More snapshots from Germany

My previous post showed you the sights in the historic center of Hersbruck, my hometown in northern Bavaria. This post ventures outside the town center and covers areas a little farther afield. 

The best panoramic view of Hersbruck is from the Michelsberg, the 388 m (1278 ft) hill north of downtown. I will never get tired of this sight:

Town center, with Hersbruck Castle in the back and City Hall and the Stadtkirche on the right
The photos above were taken from the terrace of the restaurant that sits on top of the hill. This is what it looks like from below:

Spectacular linden tree, just leafing out
The restaurant parking lot also offers panoramic views looking north. This is Altensittenbach, the part of town where I grew up:

I'm constantly amazed at how green everything is!

 The timing was right to see rapeseed fields in full bloom:

Rapeseed is the third largest source of vegetable oil in the world (what we call "canola oil" in the U.S. is made from rapeseed).

My mother's neighbor has quite an assortment of things in his front yard:

This part of town still has many old farm buildings. Most, if not all, of them are protected and cannot be altered.

Altensittenbach Creek
This is the church where I was baptized and where my wife and I got married:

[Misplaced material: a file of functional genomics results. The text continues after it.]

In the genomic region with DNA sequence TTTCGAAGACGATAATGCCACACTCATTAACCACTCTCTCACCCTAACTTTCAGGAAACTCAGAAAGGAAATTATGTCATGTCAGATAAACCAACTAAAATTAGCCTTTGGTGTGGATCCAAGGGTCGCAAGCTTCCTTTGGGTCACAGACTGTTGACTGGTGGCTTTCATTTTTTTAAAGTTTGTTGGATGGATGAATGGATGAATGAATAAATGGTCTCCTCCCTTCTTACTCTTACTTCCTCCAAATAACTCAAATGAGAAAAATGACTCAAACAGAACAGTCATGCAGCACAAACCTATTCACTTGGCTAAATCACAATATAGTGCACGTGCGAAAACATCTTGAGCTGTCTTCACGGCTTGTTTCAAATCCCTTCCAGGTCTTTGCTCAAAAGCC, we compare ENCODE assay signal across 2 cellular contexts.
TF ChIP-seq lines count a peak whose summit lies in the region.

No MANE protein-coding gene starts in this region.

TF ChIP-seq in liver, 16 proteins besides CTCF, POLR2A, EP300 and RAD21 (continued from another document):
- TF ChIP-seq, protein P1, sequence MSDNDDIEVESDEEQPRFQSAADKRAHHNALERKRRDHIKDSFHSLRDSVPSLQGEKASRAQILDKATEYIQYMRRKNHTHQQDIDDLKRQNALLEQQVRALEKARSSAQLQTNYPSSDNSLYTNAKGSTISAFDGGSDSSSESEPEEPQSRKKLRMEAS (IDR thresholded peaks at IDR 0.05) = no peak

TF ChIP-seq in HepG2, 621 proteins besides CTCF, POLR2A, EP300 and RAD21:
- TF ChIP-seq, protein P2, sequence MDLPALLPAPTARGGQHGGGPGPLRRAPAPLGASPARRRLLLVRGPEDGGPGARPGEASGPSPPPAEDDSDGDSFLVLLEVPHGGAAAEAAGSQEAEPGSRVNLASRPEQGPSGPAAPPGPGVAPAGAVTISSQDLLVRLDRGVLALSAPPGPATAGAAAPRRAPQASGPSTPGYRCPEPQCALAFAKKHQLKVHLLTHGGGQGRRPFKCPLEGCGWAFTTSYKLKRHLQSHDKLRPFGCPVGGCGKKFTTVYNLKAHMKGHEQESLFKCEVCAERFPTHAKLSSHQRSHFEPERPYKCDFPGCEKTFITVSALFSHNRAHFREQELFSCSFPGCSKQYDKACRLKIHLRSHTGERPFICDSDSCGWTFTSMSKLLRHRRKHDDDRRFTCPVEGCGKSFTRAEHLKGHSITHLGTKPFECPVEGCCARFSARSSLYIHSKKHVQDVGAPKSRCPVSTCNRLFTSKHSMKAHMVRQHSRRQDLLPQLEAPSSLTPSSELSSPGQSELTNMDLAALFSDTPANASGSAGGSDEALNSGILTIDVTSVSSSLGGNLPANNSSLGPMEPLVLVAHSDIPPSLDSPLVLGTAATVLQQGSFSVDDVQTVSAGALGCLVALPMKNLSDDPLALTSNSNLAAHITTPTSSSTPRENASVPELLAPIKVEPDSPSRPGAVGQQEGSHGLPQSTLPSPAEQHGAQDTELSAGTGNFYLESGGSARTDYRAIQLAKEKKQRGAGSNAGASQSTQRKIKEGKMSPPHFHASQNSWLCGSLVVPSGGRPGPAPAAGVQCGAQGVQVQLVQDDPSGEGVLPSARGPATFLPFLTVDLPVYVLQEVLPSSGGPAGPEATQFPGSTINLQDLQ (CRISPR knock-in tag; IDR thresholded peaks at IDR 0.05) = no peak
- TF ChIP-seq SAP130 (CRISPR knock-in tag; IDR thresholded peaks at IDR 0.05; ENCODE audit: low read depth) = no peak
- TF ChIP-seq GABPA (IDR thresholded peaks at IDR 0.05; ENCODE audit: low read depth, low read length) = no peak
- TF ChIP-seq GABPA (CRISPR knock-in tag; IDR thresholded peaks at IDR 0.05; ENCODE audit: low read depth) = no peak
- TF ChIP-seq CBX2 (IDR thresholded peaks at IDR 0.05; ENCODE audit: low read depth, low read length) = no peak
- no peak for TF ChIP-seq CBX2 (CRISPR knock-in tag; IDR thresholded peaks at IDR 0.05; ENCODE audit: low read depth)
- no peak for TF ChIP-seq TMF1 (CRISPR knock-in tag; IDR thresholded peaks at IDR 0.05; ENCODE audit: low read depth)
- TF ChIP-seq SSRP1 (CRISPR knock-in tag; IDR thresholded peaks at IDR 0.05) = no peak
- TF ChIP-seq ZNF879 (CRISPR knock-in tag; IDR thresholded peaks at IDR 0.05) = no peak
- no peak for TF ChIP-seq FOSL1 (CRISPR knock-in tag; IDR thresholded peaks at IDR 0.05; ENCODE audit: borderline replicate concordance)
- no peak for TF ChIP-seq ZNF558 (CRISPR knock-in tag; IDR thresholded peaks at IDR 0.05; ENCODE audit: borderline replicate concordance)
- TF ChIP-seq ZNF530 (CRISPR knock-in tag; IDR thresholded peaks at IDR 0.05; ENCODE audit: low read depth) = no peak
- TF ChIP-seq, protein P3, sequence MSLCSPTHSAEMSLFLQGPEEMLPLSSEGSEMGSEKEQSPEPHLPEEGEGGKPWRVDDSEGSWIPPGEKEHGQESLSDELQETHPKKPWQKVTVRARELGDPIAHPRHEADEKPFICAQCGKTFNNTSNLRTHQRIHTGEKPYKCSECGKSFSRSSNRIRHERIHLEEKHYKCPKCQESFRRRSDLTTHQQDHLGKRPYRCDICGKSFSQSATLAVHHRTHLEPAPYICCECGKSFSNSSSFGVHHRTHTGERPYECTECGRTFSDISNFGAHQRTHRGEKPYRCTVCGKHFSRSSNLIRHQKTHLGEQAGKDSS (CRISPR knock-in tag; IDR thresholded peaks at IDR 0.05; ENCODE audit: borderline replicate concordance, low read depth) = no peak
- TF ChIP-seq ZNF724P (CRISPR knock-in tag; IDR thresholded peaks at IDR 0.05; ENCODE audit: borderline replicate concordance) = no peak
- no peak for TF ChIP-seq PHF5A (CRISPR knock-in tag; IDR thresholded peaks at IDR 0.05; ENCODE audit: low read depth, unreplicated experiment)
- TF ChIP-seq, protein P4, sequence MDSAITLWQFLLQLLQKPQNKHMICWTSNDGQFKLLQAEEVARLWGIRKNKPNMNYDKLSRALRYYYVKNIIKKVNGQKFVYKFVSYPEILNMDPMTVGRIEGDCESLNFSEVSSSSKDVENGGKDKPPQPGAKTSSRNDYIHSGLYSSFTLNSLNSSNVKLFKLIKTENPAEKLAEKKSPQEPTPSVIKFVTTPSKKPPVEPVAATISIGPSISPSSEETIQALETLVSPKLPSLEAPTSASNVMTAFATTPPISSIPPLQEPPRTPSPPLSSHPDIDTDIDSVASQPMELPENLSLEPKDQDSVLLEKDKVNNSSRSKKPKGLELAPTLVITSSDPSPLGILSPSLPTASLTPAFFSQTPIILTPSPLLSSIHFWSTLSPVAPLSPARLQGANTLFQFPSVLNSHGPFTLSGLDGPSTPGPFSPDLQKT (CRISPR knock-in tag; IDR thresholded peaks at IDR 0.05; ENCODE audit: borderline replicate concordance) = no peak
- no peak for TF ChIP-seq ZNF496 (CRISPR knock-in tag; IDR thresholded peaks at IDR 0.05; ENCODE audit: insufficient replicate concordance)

It's just up the street from my mother's house. In fact, it seems closer now than it did when I was a child. Funny how your perception of size and distance changes as you get older.

The church was completely renovated not long ago and looks better than I've ever seen it.

As we were walking around the cemetery, I was joking that quite a few graves had nicer plants than many front yards around town.

This is where I spotted my first agave on this Germany trip:

Yes, it's just a tiny pup, but it's an agave nonetheless. I have no idea which species.

Sempervivums are commonly seen on graves because they're extremely hardy and can get by with very little water. I suspect dew might be enough to keep them alive.

Communal watering cans for folks taking care of the graves in the cemetery:

Across the way from the cemetery is a restored farmhouse with a fully functional wood-fired oven:

I wonder if they still bake bread here?

Right next door is the neighborhood's haunted house:

It's been many years since this house was lived in. It's total disrepair now, but since it's protected as a listed building, structural modifications are either impossible or cost-prohibitive. As happens all too often, the heirs aren't able to fix it up, so it continues to degrade.